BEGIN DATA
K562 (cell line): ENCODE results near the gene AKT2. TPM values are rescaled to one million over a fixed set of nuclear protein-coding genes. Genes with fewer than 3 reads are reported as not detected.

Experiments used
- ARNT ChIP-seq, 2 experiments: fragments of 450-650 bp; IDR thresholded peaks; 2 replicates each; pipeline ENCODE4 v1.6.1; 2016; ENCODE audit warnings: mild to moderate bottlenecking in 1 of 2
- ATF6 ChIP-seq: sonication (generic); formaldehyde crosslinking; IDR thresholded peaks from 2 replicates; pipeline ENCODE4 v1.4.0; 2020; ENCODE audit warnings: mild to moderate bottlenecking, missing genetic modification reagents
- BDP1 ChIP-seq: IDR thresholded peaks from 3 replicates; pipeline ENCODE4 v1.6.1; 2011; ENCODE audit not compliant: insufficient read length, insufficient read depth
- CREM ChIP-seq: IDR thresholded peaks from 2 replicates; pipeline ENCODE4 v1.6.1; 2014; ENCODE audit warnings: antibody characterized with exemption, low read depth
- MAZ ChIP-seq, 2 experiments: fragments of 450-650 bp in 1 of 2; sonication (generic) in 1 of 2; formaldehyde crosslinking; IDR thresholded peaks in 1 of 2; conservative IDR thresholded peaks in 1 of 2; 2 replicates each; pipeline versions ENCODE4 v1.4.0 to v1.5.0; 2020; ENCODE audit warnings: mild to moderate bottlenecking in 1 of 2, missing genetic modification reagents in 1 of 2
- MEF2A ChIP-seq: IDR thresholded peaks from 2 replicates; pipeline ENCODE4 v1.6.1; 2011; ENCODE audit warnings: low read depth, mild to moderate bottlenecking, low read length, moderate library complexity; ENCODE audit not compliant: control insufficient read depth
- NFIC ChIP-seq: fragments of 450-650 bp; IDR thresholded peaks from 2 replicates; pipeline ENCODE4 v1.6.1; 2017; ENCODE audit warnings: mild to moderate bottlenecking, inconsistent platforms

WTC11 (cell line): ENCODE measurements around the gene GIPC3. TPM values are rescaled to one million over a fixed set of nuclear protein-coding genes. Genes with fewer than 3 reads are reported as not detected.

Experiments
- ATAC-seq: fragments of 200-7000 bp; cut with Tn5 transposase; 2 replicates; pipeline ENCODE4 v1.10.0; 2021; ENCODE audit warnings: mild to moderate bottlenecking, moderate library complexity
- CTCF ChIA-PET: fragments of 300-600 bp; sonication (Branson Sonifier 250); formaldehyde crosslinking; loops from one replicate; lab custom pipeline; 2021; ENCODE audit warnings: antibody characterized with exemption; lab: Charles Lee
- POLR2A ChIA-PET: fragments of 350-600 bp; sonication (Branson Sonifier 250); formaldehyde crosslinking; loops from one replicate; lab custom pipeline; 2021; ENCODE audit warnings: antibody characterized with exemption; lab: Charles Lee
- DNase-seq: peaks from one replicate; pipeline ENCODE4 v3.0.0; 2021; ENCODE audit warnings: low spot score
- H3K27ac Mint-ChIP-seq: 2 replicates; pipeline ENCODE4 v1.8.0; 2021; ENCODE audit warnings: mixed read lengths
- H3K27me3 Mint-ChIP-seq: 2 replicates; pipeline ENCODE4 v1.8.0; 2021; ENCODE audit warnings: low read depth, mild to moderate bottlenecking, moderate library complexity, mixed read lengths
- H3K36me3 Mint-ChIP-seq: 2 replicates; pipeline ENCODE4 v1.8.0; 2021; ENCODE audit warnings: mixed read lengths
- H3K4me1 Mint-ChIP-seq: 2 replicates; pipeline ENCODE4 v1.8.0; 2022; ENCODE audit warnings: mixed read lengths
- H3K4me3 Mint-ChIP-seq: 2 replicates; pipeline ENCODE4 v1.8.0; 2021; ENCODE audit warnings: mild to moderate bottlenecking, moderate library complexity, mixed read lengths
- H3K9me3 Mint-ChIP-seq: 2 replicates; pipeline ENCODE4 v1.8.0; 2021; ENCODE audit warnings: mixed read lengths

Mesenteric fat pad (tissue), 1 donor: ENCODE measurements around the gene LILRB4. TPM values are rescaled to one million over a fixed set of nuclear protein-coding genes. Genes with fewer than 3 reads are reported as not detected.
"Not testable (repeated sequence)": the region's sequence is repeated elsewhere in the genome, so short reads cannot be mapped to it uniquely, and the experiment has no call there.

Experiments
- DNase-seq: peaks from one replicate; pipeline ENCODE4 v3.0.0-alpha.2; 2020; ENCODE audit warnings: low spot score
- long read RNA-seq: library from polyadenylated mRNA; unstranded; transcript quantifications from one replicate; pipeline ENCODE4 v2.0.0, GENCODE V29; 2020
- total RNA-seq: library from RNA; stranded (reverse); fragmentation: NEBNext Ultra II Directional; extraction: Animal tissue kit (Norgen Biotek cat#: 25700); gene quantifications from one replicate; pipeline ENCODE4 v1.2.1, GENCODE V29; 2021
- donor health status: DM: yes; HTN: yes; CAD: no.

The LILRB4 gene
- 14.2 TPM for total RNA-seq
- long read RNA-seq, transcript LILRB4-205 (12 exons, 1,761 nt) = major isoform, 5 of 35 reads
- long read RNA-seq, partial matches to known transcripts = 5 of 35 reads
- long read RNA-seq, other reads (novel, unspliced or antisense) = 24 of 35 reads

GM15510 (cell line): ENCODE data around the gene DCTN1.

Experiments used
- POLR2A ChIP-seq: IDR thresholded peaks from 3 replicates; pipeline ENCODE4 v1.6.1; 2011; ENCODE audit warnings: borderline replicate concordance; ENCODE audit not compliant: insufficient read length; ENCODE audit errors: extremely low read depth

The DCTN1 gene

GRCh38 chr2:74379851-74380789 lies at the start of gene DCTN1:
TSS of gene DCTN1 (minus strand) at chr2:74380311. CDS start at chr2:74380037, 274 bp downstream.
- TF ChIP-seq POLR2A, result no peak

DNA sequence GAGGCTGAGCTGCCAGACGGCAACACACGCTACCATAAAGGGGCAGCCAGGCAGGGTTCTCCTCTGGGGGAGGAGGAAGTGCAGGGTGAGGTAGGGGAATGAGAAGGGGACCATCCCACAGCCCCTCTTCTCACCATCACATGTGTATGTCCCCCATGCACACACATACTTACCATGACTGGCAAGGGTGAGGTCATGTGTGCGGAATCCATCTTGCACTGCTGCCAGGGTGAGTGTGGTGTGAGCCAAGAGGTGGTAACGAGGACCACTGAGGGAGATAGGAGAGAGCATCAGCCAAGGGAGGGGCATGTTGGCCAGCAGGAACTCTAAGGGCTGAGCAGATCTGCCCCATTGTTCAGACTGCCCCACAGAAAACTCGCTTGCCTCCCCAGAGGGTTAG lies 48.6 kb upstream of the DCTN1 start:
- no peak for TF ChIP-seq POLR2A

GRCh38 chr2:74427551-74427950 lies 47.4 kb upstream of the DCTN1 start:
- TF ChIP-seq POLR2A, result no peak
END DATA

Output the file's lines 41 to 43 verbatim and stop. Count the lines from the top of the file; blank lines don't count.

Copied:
DNA sequence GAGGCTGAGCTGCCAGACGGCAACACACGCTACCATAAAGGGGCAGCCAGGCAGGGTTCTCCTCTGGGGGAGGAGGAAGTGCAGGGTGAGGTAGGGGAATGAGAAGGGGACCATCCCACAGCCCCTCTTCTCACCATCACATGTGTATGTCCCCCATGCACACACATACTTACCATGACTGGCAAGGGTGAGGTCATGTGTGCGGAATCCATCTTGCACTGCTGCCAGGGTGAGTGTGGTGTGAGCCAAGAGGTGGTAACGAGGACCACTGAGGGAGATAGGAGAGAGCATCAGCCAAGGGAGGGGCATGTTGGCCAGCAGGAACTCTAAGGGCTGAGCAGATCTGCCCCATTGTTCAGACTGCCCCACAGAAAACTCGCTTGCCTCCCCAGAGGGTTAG lies 48.6 kb upstream of the DCTN1 start:
- no peak for TF ChIP-seq POLR2A

GRCh38 chr2:74427551-74427950 lies 47.4 kb upstream of the DCTN1 start: